19 April 2006

Rule of Law

One of my husband's students was asking why Ryspek shouldn't be allowed to take his seat in Parliament since he was elected through democratic means and the decision to let him run was upheld by the Supreme Court of Kyrgyzstan, which should have the final say in the matter.

I haven't been able to find anything that lists the reasoning behind the Supreme Court's decision- according to RFE/RL, the Court simply rejected the appeal. I can't find anything that states the reasoning behind the district court's decision.

Certainly Ryspek was elected in Balykchy, and you could argue that the election was democratic (at least as Kyrgyzstan corrupt elections get). It is also reasonable that the Supreme Court should have the final say in the matter. Someone should.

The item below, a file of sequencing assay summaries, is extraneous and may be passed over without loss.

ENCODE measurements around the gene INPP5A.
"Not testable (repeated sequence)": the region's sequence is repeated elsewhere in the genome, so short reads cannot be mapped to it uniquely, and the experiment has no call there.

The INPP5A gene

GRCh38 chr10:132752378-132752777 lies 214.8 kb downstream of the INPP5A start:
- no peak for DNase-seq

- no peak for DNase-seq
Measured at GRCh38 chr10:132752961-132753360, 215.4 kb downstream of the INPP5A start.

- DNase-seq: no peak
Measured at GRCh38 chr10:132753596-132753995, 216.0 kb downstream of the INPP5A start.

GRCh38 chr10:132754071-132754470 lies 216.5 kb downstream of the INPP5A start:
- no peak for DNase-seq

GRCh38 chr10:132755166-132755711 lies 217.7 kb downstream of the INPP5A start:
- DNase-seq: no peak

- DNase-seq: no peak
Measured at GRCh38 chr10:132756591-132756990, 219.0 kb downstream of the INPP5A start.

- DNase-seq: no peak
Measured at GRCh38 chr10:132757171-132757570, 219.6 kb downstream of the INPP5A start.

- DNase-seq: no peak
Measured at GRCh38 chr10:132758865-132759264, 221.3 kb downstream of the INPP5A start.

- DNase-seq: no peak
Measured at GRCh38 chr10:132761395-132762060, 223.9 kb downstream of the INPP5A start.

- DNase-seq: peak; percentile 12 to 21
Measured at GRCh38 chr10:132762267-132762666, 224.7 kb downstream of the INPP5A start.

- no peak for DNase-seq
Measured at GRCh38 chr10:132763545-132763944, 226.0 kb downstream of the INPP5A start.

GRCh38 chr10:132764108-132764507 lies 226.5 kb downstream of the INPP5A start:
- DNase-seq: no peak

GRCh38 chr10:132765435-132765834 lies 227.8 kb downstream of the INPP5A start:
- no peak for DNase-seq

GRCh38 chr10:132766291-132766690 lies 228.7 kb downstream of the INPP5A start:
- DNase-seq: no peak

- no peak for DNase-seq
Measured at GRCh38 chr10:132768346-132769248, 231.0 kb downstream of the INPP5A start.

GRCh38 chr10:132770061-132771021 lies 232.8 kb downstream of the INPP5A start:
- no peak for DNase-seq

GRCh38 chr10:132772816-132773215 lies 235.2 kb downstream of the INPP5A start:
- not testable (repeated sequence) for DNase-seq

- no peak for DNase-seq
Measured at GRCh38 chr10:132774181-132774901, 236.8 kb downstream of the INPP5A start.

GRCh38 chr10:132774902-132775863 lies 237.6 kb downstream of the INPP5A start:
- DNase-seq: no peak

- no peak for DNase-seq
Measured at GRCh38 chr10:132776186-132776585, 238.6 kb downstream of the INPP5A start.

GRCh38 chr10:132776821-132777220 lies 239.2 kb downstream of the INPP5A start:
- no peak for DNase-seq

But a democracy only works if the rule of law is upheld. Ryspek did not qualify to run under Kyrgyzstan election law. The role of the Supreme Court is not to decide which laws will be followed and which laws won't be followed. Its role is to make sure that constitutional laws are followed. There was no ruling the that residency requirement was unconstitutional or a bad law. They simply said that Ryspek can run. It's difficult to have confidence in the Supreme Court's decision when it appears to be illegal.

And that is why I do not think Ryspek is a democratically-elected leader.

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